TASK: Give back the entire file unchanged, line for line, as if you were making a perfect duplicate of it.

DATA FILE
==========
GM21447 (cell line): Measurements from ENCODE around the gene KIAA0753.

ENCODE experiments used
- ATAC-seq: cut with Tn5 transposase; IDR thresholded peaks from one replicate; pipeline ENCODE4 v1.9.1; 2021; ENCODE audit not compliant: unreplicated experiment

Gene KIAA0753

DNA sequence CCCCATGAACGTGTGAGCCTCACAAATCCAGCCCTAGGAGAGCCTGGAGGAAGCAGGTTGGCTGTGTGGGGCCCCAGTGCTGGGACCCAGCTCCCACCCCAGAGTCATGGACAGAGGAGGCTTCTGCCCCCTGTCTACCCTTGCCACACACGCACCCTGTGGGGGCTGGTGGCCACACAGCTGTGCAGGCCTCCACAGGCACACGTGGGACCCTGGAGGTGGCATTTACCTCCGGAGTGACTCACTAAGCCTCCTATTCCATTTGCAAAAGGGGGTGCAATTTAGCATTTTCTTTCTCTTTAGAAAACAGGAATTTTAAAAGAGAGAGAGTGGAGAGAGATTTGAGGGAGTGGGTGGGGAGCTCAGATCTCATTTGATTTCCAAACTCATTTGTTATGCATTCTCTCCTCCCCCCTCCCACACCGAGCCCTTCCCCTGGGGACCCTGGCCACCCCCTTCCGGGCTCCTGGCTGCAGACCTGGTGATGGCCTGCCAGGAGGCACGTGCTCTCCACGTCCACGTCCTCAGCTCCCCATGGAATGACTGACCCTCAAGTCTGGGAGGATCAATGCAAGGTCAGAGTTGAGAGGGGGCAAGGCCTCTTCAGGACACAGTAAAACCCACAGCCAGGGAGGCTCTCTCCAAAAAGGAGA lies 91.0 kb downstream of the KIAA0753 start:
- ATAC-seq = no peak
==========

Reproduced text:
GM21447 (cell line): Measurements from ENCODE around the gene KIAA0753.

ENCODE experiments used
- ATAC-seq: cut with Tn5 transposase; IDR thresholded peaks from one replicate; pipeline ENCODE4 v1.9.1; 2021; ENCODE audit not compliant: unreplicated experiment

Gene KIAA0753

DNA sequence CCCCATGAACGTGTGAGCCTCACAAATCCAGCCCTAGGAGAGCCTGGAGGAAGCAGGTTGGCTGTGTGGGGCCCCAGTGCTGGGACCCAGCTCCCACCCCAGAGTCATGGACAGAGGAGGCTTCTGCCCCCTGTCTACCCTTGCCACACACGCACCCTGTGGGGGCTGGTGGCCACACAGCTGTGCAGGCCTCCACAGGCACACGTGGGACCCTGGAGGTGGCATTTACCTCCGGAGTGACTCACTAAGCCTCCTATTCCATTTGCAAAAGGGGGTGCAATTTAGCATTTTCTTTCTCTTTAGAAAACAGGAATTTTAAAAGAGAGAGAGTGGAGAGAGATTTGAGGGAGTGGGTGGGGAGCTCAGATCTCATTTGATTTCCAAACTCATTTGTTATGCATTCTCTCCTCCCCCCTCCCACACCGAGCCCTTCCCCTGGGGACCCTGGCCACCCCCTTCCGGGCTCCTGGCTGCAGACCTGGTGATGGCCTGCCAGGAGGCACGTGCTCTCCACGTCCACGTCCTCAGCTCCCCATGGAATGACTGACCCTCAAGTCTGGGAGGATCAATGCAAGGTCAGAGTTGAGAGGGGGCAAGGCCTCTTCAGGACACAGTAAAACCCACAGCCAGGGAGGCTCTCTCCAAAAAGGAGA lies 91.0 kb downstream of the KIAA0753 start:
- ATAC-seq = no peak